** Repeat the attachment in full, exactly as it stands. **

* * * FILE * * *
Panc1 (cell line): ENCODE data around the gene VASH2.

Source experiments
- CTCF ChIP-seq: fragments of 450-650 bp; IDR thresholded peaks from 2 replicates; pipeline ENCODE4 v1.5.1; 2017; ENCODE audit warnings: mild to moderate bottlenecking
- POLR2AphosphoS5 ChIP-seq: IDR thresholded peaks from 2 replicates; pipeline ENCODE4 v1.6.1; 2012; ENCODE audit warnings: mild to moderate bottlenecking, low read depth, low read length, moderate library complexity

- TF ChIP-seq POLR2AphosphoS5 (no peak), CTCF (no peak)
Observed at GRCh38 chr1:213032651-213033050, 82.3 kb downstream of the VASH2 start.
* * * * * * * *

Panc1 (cell line): ENCODE data around the gene VASH2.

Source experiments
- CTCF ChIP-seq: fragments of 450-650 bp; IDR thresholded peaks from 2 replicates; pipeline ENCODE4 v1.5.1; 2017; ENCODE audit warnings: mild to moderate bottlenecking
- POLR2AphosphoS5 ChIP-seq: IDR thresholded peaks from 2 replicates; pipeline ENCODE4 v1.6.1; 2012; ENCODE audit warnings: mild to moderate bottlenecking, low read depth, low read length, moderate library complexity

- TF ChIP-seq POLR2AphosphoS5 (no peak), CTCF (no peak)
Observed at GRCh38 chr1:213032651-213033050, 82.3 kb downstream of the VASH2 start.